We have reviewed our experience of the removal of deep extremity orthopaedic implants in children to establish the nature, rate and risk of complications associated with this procedure. A retrospective review was performed of 801 children who had 1223 implants inserted and subsequently removed over a period of 17 years. Bivariate analysis of possible predictors including clinical factors, complications associated with implant insertion and indications for removal and the complications encountered at removal was performed. A logistical regression model was then constructed using those predictors which were significantly associated with surgical complications from the bivariate analyses. Odds ratios estimated in the logistical regression models were converted to risk ratios. The overall rate of complications after removal of the implant was 12.5% (100 complications in 801 patients), with 48 (6.0%) major and 52 (6.5%) minor. Children with a complication after insertion of the initial implant or with a non-elective indication for removal, a neuromuscular disease associated with a seizure disorder or a neuromuscular disease in those unable to walk, had a significantly greater chance of having a major complication after removal of the implant. Children with all four of these predictors were 14.6 times more likely to have a major complication.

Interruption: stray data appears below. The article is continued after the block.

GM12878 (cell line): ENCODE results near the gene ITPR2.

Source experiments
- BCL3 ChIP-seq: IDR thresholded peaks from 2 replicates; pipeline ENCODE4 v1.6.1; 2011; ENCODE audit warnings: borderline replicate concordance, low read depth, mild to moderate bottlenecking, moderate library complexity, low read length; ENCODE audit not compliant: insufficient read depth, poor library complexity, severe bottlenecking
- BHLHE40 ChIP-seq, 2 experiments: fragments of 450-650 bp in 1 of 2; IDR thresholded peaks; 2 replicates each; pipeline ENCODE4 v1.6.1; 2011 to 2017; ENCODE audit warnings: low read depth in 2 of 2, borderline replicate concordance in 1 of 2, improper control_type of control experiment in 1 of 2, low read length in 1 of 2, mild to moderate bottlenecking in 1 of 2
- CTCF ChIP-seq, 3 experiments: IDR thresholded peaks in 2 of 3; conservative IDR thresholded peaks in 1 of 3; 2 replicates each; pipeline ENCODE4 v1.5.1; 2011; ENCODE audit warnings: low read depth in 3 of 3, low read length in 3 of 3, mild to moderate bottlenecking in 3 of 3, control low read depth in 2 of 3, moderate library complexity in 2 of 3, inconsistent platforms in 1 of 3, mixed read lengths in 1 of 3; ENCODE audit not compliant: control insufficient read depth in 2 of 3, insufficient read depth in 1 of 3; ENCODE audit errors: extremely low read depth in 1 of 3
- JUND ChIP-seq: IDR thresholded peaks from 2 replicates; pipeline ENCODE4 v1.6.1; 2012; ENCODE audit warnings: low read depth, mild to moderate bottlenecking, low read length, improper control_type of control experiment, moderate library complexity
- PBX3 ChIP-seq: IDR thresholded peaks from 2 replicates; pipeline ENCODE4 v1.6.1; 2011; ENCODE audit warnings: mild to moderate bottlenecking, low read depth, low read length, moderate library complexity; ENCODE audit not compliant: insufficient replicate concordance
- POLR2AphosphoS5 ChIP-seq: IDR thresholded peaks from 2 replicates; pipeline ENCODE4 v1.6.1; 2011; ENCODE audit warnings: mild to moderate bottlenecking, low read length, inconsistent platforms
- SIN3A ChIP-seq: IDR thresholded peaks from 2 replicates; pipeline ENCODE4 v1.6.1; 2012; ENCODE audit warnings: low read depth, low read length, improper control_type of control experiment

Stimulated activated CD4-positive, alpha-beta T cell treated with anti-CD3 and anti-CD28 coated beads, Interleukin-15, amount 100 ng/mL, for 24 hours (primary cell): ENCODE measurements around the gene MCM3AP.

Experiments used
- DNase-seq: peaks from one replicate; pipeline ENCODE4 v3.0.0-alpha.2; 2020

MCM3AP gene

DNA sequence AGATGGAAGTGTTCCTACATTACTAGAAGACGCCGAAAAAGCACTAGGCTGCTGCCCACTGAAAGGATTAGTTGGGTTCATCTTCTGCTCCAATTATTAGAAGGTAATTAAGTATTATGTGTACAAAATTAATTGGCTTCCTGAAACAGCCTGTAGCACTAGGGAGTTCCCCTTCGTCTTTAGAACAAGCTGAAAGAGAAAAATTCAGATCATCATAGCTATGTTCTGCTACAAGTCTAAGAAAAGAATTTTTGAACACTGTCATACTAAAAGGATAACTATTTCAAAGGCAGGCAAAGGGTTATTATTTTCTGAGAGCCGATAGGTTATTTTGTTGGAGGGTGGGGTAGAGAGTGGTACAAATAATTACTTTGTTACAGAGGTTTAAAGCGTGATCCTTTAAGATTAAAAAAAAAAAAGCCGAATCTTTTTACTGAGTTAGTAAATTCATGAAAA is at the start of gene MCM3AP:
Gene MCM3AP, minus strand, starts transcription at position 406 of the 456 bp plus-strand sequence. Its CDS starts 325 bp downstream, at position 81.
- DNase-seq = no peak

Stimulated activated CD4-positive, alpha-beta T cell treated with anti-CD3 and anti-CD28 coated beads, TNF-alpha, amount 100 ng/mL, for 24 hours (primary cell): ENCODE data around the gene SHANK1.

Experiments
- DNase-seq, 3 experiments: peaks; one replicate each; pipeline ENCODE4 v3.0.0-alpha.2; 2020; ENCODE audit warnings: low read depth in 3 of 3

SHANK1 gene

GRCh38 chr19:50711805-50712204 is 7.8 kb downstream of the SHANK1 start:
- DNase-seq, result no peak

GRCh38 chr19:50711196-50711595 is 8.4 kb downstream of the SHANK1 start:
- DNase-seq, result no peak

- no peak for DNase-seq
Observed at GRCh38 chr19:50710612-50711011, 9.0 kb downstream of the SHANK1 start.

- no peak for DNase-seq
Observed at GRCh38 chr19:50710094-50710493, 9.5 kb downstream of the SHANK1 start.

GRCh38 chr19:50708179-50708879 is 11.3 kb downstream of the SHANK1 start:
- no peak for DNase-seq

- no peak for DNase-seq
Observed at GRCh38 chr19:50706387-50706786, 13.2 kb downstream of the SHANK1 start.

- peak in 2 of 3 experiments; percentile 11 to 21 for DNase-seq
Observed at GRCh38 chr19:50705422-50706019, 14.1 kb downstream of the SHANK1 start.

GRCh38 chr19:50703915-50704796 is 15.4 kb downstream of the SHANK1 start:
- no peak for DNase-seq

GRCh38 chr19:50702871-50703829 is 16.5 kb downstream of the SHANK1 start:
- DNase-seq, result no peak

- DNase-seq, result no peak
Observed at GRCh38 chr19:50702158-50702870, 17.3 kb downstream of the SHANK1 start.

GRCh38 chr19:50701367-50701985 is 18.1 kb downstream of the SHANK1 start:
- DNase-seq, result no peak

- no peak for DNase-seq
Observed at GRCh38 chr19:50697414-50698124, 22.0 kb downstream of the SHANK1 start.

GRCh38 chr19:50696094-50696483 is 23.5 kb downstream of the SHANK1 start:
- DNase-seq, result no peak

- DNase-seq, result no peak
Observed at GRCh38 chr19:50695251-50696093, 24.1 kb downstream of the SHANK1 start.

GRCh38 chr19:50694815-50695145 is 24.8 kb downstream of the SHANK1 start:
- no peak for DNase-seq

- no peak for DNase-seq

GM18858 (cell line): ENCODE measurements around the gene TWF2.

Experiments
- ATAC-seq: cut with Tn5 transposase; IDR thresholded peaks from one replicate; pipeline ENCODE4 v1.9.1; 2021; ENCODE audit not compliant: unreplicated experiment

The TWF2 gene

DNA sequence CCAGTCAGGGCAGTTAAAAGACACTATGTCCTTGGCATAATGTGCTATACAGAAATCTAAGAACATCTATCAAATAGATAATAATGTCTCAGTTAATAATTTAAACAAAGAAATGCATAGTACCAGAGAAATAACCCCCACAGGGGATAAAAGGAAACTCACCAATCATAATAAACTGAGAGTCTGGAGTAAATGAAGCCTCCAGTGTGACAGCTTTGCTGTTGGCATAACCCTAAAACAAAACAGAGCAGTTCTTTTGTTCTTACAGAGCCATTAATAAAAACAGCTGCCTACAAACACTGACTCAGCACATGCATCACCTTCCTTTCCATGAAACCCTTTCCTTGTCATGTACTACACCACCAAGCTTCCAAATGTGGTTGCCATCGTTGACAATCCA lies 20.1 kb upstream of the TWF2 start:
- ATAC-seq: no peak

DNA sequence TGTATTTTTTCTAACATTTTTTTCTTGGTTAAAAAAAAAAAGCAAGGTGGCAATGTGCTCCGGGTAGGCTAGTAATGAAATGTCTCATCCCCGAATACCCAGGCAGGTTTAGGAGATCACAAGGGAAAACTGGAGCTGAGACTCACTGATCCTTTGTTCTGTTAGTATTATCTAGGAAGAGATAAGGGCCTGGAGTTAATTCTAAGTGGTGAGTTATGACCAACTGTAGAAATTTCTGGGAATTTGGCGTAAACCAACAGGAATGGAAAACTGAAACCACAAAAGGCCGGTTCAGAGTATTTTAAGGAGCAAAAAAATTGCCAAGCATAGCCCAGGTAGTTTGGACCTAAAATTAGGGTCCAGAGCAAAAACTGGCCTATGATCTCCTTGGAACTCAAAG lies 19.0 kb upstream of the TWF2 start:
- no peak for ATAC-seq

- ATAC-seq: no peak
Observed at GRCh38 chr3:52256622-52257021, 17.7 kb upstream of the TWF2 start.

ASJC Scopus subject areas
- Orthopedics and Sports Medicine